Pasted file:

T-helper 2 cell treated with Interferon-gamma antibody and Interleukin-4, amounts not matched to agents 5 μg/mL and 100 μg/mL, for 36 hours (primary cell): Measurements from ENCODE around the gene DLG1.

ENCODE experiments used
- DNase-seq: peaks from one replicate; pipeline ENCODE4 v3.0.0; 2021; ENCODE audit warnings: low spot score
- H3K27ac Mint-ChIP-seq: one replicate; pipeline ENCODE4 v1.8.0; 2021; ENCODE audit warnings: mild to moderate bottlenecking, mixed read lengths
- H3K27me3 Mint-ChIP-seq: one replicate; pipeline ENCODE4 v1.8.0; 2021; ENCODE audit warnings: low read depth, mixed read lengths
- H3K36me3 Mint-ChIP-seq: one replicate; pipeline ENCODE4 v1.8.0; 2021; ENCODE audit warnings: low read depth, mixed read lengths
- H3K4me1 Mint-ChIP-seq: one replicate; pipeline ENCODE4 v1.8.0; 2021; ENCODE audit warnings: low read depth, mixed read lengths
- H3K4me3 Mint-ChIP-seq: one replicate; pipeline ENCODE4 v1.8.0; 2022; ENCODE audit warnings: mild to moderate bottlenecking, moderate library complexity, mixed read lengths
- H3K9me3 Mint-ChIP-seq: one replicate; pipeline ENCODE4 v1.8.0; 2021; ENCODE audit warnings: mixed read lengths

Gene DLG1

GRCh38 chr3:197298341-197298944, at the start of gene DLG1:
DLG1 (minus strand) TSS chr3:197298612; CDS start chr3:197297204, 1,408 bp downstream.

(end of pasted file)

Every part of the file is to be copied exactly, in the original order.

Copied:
T-helper 2 cell treated with Interferon-gamma antibody and Interleukin-4, amounts not matched to agents 5 μg/mL and 100 μg/mL, for 36 hours (primary cell): Measurements from ENCODE around the gene DLG1.

ENCODE experiments used
- DNase-seq: peaks from one replicate; pipeline ENCODE4 v3.0.0; 2021; ENCODE audit warnings: low spot score
- H3K27ac Mint-ChIP-seq: one replicate; pipeline ENCODE4 v1.8.0; 2021; ENCODE audit warnings: mild to moderate bottlenecking, mixed read lengths
- H3K27me3 Mint-ChIP-seq: one replicate; pipeline ENCODE4 v1.8.0; 2021; ENCODE audit warnings: low read depth, mixed read lengths
- H3K36me3 Mint-ChIP-seq: one replicate; pipeline ENCODE4 v1.8.0; 2021; ENCODE audit warnings: low read depth, mixed read lengths
- H3K4me1 Mint-ChIP-seq: one replicate; pipeline ENCODE4 v1.8.0; 2021; ENCODE audit warnings: low read depth, mixed read lengths
- H3K4me3 Mint-ChIP-seq: one replicate; pipeline ENCODE4 v1.8.0; 2022; ENCODE audit warnings: mild to moderate bottlenecking, moderate library complexity, mixed read lengths
- H3K9me3 Mint-ChIP-seq: one replicate; pipeline ENCODE4 v1.8.0; 2021; ENCODE audit warnings: mixed read lengths

Gene DLG1

GRCh38 chr3:197298341-197298944, at the start of gene DLG1:
DLG1 (minus strand) TSS chr3:197298612; CDS start chr3:197297204, 1,408 bp downstream.